The Kennedy Library: With the Democrats back in office, it's time to revisit the era of our 35th president. The John F. Kennedy Presidential Library and Museum, a stunning I.M. Pei design, is located on the 10-acre waterfront park on Columbia Point. Take in the views of the harbor and skyline. The exhibits change, and if you're lucky, the dresses Jackie wore as first lady will be on display. Call ahead for exhibit information; hopefully the admission will keep at $10. There's a free shuttle to the T's Red Line JFK Library/UMass stop, which runs takes you to other key Boston areas and Cambridge. There's also free parking at the library. Did you know that 95 percent of Ernest Hemingway's writings is housed in the Kennedy library?

The Head of the Charles: My first venture into Cambridge a few years ago coincided with the October week of the world's largest regatta. Had no idea why there was such a hubbub, and I found the crowd around Harvard Square an inconvenience. Now that I know a Radcliffe Crew member that competes in the annual event, I'm a big-time fan. I got to see the competition from the Harvard Boathouse on the Charles River. That vantage point is by invitation-only. There are great spots along the river to cheer, gawk and marvel over the rowing sights in the best of fair-like atmosphere. Spectators from around the globe buzz about. It's fun to listen in on the accents and languages. Sponsors' vendors are among the most civilized I've seen. The smells from the wide range of food concessions, however, tempt you from every direction. Still trying to decide if I like fried dough. Speaking of dough, this event is free.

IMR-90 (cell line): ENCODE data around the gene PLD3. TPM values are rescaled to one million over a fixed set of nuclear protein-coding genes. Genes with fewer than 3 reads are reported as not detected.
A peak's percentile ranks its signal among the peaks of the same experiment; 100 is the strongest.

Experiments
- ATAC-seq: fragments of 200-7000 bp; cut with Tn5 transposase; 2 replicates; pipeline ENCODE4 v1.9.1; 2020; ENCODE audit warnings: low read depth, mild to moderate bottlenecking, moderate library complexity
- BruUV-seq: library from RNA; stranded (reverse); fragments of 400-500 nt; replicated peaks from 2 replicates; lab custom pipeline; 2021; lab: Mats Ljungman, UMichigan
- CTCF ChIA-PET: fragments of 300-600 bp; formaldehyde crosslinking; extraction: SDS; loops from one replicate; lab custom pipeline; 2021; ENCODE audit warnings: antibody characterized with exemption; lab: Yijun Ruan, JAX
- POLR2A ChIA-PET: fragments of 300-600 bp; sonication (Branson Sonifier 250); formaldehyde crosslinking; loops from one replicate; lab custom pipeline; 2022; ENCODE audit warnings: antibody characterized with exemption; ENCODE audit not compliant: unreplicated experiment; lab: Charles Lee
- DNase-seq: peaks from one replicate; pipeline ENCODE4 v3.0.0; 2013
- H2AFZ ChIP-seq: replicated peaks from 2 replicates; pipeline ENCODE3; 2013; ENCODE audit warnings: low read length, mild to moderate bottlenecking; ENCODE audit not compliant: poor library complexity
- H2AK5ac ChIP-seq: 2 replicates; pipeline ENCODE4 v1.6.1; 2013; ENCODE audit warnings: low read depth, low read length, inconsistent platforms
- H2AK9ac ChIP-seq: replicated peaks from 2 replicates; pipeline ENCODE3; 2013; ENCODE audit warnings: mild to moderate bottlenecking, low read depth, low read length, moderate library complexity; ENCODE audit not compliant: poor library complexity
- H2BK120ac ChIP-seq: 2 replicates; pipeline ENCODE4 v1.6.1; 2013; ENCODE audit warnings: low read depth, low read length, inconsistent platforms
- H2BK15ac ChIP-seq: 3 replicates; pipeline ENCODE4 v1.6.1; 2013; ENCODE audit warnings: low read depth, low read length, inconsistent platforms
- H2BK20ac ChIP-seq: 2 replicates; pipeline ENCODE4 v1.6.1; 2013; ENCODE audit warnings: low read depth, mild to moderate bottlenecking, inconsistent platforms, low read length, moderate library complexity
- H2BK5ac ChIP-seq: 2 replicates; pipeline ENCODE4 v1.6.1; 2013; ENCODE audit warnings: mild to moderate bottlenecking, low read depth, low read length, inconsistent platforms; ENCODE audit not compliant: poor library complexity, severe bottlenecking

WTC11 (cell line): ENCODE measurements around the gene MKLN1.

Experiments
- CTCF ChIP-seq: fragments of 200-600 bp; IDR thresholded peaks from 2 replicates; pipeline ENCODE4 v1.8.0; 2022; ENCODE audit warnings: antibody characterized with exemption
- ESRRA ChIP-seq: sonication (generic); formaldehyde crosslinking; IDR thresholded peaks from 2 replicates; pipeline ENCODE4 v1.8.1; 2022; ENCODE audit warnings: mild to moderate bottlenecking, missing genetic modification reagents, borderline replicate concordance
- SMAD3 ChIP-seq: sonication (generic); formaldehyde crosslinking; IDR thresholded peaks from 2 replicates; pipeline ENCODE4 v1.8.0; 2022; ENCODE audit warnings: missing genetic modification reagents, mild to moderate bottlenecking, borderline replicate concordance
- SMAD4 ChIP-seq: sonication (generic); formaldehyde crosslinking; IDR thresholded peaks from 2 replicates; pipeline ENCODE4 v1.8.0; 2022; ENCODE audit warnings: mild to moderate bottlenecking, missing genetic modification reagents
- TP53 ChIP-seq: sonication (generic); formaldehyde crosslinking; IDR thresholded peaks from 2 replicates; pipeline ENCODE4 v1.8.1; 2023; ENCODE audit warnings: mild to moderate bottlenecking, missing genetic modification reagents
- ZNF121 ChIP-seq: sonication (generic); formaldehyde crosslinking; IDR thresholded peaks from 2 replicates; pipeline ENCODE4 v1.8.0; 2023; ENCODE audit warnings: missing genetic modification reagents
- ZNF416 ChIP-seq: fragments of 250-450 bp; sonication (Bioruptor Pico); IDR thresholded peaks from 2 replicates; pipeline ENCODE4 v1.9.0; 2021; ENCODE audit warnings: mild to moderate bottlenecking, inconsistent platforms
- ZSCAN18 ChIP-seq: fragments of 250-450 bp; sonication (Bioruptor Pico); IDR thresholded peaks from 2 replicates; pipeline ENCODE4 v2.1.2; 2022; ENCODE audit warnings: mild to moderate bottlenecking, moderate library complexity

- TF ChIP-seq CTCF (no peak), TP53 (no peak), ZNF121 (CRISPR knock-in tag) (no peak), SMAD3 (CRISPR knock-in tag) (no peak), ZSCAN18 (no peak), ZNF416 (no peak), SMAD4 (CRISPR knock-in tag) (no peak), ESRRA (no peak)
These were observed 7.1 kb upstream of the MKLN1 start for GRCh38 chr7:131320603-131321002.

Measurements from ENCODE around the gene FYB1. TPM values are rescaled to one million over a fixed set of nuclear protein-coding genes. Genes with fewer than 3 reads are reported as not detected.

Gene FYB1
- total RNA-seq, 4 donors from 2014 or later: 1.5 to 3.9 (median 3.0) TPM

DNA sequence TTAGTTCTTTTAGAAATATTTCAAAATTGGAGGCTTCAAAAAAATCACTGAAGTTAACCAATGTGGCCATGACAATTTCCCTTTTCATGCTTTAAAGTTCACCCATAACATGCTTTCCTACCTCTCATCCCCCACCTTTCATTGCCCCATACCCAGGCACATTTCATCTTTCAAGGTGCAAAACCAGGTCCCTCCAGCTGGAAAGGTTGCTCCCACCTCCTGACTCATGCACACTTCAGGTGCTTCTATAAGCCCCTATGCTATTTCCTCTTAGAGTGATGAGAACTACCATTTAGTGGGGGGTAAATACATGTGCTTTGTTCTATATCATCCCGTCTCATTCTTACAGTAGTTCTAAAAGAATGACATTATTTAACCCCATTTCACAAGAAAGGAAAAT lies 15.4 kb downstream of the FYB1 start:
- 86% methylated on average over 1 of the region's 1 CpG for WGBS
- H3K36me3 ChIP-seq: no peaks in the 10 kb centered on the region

Wompatuck State Park: There arguably is no more beautiful colors of nature than New England's fall foliage. If you want to take it in in one vibrant fell swoop, visit Wompatuck, 11 miles from Boston in Hingham on the southern shore. Wompatuck is quiet in October, allowing nature seekers to take in authentic sounds of the woods' inhabitants. If you drive through, cruise at a slow speed so you don't miss the brilliance of maples in reds, yellows and oranges. If you're hiking or biking, along the way, stop and perch on one of the giant stones for one of the many panoramas. Ponds strewn throughout are covered with lily pads waiting to brace the occasional leaping frog. For sportsmen, horseback riding and boating (nonmotorized) are available. The cost of serenity is free.

(PHOTOS: Jean Nash Johnson)